Antonio Stone – GUILTY! More Time in Prison for Identity Theft. Comments by Fraud Speaker Chuck Gallagher

September 19, 2008

There are some people who learn from there mistakes and others, it seems, can’t learn!  Apparently Antonio Stone is yet too young to get the concept that crime does not pay.

But, let’s spend a moment with a simple fraud lesson.  It takes three things to truly create an effective fraud:  (1) need; (2) opportunity and (3) rationalization.  Now of the three – OPPORTUNITY – is critical.  Without the big “O” it is not practical or possible to pull off the fraud.

Case in point – Antonio Stone in 2002 pled guilty to possession of counterfeit checks and received 50 months in federal prison. He served that time and was on supervised release.  It will soon be obvious that he didn’t get it – the message that every choice has a consequence didn’t sink in.  I guess almost four years in federal prison wasn’t enough for Antonio.

The ringleader in a counterfeit check and identity theft operation, Antonio Desmond Stone, 32, of Dallas, was sentenced today by U.S. Chief District Judge Sidney A. Fitzwater, to a total of 105 months in federal prison.  Stone, was convicted at trial in June of conspiracy to commit bank fraud, multiple counts of bank fraud and aggravated identity theft.  Stone was sentenced to 105 months in prison.

OUCH!

Well…how did this seasoned former inmate accomplish his new fraud.   Ah…it was the OPPORTUNITY that made it possible.

As the ringleader of the counterfeit check and identity theft operation, Stone recruited bank insiders to obtain confidential bank customer information and used this information to produce counterfeit checks, produce phony ID’s to pass the checks, and recruited others to pass the counterfeit checks.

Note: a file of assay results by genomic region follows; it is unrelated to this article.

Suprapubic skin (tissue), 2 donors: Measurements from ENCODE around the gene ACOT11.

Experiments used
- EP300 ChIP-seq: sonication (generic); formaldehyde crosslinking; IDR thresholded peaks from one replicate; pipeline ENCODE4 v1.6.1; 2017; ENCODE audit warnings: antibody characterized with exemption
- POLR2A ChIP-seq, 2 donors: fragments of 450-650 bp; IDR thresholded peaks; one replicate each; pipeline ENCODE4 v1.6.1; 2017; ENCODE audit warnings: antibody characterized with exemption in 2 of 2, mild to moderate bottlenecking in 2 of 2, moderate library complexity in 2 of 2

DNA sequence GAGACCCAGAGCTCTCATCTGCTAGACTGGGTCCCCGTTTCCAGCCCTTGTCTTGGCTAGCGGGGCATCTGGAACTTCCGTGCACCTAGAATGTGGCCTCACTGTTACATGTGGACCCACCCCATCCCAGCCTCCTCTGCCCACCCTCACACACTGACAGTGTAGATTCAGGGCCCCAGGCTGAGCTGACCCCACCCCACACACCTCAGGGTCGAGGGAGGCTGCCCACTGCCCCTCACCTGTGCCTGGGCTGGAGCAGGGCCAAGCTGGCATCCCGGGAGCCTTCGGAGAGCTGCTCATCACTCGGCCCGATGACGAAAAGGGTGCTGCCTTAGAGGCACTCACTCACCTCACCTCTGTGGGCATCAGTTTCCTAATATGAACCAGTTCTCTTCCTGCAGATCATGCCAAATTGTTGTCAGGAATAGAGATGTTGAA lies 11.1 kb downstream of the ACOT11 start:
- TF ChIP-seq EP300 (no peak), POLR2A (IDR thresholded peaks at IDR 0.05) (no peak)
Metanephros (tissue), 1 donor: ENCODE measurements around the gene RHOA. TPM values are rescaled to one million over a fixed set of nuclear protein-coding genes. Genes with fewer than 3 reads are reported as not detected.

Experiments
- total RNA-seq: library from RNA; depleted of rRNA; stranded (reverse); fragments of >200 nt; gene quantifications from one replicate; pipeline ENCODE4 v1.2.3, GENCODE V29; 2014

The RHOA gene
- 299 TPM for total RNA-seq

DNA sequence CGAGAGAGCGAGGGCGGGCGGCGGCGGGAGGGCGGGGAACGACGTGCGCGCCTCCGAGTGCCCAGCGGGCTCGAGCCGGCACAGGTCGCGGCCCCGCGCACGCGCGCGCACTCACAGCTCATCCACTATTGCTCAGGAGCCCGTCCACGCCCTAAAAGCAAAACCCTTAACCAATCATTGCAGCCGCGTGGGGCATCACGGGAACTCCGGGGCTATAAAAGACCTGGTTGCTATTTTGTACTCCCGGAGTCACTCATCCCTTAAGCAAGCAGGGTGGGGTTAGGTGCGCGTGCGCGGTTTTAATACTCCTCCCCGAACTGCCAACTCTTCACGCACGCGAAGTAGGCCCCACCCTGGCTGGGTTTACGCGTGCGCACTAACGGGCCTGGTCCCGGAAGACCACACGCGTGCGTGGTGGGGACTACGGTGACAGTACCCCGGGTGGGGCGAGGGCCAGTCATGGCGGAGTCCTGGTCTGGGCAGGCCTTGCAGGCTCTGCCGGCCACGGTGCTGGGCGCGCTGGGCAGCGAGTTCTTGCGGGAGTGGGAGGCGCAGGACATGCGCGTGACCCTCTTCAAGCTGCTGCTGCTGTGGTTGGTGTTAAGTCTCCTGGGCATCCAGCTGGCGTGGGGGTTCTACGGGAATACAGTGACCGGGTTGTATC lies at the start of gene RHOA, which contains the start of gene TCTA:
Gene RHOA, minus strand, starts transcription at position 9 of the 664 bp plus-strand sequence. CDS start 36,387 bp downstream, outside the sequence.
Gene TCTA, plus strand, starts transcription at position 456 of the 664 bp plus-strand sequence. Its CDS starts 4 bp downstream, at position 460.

Three of Stone’s co-defendants, Williana Sharee Johnson, Natasha Toinette McGruder and Meoshia Christine Guidry, pled guilty to bank fraud, and have been sentenced. Johnson was an employee of First Convenience Bank and provided customer account information through others to Stone.
As you read this you might assume that Stone and other co-defendants made off with massive amounts.  I honestly don’t know, but since Stone was ordered to pay restitution of $26,482 one might assume that he got all that time for very little money.
As a business ethics and fraud speaker (see my web site) I often speak to groups about how simple it is to get caught up in behavior that can ultimately have profound consequences.  Most white collar crimes start with a simple wrong that compounded can send one to prison.  In this case, it appears that Antonio Stone made a clear choice.
And – EVERY CHOICE DOES HAVE A CONSEQUENCE.